• In her nightmare sequence, Willow is dressed to sing the part of Cio-Cio-San, the title character of Giacomo Puccini's opera Madama Butterfly. The selection is the famous love duet from the end of Act I, as Cio-Cio-San prepares to spend her wedding night with her new American husband, Pinkerton. Aldo, as Pinkerton, sings:

    Bimba dagli occhi pieni di malia, Child, from whose eyes the witchery is shining,
    ora sei tutta mia. now you are all my own.
    Sei tutta vestita di giglio. You're dressed all in white like a lily.
    Mi piace la treccia tua bruna Your ebony tresses are shining
    fra i candidi veli... on ivory shoulders.

    At which point Willow, as Cio-Cio-San, is supposed to sing:

    Somiglio I come like
    la piccola Dea della luna, the Moon's little Goddess,
    la Dea della luna che scende the little Moon-Goddess who comes down by night from
    la notte dal ponte del ciel... her bridge in a sky full of stars!

    (See Goofs & Gaffes)

  • "A dream is a wish your heart makes."  Who would've thought the Master would quote Walt Disney? That's a line from Disney's 1950 movie Cinderella, and also the title of a popular song from that movie written by Mack David, Al Hoffman and Jerry Livingston.
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Goofs and Gaffes

  • After singing the line "Ora sei tutta mia," Aldo Gianfranco gestures to Willow as though it's her turn to sing, but in the piece they're singing he actually has three more lines to sing (which he eventually does) before it's the soprano's turn.
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  • The divorce of Buffy's parents was finalized in 1996, although they were separated before that. They got the divorce because, as they told Buffy, they just stopped getting along.

  • Buffy's father lives in Los Angeles, and comes to see Buffy on infrequent weekends.

  • Buffy's headstone gives the year of her birth as 1981. (See "I Robot — You Jane")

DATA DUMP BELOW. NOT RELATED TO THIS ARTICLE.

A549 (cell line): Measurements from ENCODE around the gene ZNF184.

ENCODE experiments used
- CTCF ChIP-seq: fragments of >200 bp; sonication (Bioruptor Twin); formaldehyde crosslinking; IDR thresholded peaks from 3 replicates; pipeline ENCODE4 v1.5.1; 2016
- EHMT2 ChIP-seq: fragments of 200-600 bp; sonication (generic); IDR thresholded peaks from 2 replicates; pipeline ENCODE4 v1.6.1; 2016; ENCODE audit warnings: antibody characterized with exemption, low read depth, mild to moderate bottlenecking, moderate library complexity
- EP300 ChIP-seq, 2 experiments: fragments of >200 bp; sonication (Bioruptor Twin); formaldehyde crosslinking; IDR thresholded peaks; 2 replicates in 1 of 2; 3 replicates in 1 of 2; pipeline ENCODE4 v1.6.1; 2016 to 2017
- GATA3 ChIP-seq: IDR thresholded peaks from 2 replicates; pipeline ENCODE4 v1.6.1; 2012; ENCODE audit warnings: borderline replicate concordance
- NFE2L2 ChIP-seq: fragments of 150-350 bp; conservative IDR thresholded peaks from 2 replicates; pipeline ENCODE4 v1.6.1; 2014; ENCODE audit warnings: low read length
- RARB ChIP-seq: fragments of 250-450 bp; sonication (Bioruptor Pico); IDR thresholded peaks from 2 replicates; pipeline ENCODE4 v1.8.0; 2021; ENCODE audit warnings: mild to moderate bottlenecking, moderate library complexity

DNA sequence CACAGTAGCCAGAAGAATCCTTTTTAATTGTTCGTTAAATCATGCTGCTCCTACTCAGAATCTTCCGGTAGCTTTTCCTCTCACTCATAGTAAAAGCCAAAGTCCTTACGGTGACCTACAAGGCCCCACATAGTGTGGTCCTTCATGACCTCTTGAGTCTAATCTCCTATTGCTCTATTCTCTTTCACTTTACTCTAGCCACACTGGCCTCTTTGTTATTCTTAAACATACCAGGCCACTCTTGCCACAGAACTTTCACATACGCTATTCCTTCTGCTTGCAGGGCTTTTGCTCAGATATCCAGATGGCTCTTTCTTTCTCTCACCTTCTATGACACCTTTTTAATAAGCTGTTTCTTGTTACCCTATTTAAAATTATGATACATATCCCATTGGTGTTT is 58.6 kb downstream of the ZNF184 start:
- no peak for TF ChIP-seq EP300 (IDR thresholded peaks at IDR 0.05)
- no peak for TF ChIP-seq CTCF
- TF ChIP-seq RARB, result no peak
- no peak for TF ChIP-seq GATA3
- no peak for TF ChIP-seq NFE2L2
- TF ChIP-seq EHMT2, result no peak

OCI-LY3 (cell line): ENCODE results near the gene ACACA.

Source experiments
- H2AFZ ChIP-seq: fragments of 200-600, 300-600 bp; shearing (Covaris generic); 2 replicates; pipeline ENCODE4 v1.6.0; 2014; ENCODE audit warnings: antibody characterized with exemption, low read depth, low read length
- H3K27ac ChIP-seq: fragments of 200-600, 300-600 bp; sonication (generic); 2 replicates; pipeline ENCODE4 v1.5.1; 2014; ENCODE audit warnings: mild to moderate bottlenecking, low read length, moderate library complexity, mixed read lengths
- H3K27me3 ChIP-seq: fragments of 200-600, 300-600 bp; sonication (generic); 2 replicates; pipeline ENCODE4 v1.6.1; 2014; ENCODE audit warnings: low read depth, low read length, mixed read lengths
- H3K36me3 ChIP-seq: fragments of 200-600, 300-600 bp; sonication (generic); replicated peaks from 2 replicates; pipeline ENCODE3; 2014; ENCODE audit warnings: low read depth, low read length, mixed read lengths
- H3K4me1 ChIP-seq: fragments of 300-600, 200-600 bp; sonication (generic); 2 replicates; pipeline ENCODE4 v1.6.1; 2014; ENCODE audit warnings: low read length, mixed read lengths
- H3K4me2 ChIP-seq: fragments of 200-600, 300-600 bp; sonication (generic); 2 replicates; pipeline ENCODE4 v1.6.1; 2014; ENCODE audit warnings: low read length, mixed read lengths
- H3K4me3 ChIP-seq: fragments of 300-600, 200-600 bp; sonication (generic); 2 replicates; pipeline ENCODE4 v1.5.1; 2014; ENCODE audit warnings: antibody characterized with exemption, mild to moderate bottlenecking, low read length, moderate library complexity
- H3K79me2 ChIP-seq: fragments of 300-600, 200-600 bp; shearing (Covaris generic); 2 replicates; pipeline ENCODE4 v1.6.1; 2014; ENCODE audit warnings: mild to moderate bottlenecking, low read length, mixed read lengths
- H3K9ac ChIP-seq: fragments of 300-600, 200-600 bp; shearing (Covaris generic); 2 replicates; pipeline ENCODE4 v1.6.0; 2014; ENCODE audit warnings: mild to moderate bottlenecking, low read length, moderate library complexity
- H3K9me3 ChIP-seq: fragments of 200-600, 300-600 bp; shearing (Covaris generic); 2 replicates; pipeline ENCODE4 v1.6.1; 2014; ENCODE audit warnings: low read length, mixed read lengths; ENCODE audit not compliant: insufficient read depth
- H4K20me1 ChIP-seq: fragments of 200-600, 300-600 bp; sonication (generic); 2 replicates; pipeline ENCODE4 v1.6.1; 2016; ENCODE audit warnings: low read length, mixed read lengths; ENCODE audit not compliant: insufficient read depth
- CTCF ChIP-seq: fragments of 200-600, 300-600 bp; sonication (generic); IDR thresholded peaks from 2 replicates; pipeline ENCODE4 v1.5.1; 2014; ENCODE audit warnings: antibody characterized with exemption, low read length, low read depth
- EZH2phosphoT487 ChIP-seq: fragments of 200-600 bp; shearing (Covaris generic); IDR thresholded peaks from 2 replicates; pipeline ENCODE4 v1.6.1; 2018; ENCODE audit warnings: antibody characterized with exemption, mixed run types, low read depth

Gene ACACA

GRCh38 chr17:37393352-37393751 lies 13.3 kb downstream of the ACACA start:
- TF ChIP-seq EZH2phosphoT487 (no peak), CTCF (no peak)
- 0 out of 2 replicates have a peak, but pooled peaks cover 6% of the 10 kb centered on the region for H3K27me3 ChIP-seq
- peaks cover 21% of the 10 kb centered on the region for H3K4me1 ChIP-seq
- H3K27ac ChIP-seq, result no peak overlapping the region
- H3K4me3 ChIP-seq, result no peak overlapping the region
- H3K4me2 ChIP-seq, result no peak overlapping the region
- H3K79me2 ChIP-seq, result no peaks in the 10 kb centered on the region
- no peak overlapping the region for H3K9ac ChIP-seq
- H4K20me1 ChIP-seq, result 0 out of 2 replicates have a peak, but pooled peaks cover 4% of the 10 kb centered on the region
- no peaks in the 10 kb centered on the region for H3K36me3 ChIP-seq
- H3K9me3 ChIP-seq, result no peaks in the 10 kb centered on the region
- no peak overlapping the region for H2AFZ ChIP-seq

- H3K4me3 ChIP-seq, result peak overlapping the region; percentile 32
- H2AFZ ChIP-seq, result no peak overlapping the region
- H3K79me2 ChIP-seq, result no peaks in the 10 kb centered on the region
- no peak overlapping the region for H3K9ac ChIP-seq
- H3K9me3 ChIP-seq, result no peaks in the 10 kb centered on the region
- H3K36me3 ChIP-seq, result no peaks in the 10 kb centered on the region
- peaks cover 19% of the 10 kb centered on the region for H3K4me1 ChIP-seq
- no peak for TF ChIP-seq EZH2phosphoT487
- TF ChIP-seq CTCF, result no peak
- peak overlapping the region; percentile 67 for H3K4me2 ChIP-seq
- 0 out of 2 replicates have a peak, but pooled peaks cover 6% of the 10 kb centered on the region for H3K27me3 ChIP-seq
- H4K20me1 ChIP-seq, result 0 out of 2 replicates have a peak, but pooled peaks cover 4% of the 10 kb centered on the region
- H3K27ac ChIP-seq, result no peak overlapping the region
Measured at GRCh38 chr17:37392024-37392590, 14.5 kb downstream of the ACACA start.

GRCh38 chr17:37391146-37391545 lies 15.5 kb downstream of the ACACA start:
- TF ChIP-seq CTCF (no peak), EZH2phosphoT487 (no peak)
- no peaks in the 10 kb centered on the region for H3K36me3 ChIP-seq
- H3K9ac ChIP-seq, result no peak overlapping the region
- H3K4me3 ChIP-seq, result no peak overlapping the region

• Guest star Dean Butler is best known for playing Almanzo Wilder in the later years of the TV series Little House On The Prairie.
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Well handled and with good performances, this episode shows off how well Buffy the Vampire Slayer uses its characters. Surprises add depth (Wendel doesn't hate spiders, he loves them; the way Buffy's and Giles' nightmares twine so neatly) and the overall plot shows how ordinary injustices can turn into world-threatening situations on the Hellmouth; that bodes well for the series' future potential. And I have to side with Xander: I don't know if it was her ferocity, the brilliant sensitivity with which SMG portrayed Buffy living out her worst nightmare, or what, but Buffy as a vampire was still definitely attractive. (9/10)
This was a wonderfully fun, intriguing, and funny episode. It reminded me a bit of an episode of Sliders. It almost seemed that the world as they know it has no laws governing reality. The characters all seemed to spend more time being scared by their nightmares than being as witty as usual; the show's normal humor and wit are still there but it seems to be toned down a little for this episode. "Nightmares" lent itself to more physical comedy and I loved it. (9/10)
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Air Date Rating Ranking
May 12, 1997 2.5 88 of 94 (tie)
July 20, 1997 1.7 111 of 113
July 20, 1998 2.3 96 of 110 (tie)